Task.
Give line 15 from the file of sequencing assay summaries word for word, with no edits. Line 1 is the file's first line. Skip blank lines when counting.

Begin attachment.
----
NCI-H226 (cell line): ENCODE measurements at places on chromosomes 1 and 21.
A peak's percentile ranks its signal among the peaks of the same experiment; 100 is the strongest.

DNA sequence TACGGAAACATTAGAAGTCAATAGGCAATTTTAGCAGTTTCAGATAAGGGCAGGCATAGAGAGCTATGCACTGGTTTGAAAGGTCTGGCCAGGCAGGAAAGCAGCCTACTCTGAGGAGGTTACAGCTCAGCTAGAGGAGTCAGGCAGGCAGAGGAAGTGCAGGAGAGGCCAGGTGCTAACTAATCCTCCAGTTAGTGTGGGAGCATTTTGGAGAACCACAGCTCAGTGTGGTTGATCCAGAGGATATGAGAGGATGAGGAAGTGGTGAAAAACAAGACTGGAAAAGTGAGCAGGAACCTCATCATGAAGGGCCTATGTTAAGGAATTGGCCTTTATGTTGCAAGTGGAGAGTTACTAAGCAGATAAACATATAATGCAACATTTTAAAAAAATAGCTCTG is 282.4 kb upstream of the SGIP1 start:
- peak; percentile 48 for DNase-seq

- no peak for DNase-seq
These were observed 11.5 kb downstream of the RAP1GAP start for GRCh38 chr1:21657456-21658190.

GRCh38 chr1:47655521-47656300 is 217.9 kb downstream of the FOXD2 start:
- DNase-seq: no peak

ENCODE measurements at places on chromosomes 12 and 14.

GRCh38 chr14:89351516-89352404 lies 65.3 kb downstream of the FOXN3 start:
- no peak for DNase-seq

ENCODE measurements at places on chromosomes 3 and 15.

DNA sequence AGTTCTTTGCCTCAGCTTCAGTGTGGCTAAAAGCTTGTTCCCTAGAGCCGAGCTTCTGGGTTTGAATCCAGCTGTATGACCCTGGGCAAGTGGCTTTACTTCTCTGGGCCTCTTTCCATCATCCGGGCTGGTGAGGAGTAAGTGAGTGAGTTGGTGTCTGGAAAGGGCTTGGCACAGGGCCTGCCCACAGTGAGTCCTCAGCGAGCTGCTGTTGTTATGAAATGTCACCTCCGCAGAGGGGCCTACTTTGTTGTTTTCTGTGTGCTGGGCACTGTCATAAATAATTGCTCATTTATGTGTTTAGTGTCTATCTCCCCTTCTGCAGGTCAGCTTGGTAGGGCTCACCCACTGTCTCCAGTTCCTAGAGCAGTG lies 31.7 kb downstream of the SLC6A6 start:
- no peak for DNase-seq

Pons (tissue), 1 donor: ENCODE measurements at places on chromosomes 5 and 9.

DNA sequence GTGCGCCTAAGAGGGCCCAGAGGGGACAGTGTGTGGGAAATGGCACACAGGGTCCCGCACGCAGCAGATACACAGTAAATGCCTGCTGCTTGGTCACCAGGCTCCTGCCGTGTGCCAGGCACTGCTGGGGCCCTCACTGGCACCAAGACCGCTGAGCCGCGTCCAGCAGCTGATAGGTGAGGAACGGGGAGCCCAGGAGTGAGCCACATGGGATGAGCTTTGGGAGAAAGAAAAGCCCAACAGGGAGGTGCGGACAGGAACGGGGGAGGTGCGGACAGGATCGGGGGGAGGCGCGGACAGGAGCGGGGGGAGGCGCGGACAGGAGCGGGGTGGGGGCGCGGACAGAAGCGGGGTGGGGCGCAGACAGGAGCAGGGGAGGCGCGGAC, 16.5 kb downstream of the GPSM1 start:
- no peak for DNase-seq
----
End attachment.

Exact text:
Pons (tissue), 1 donor: ENCODE measurements at places on chromosomes 5 and 9.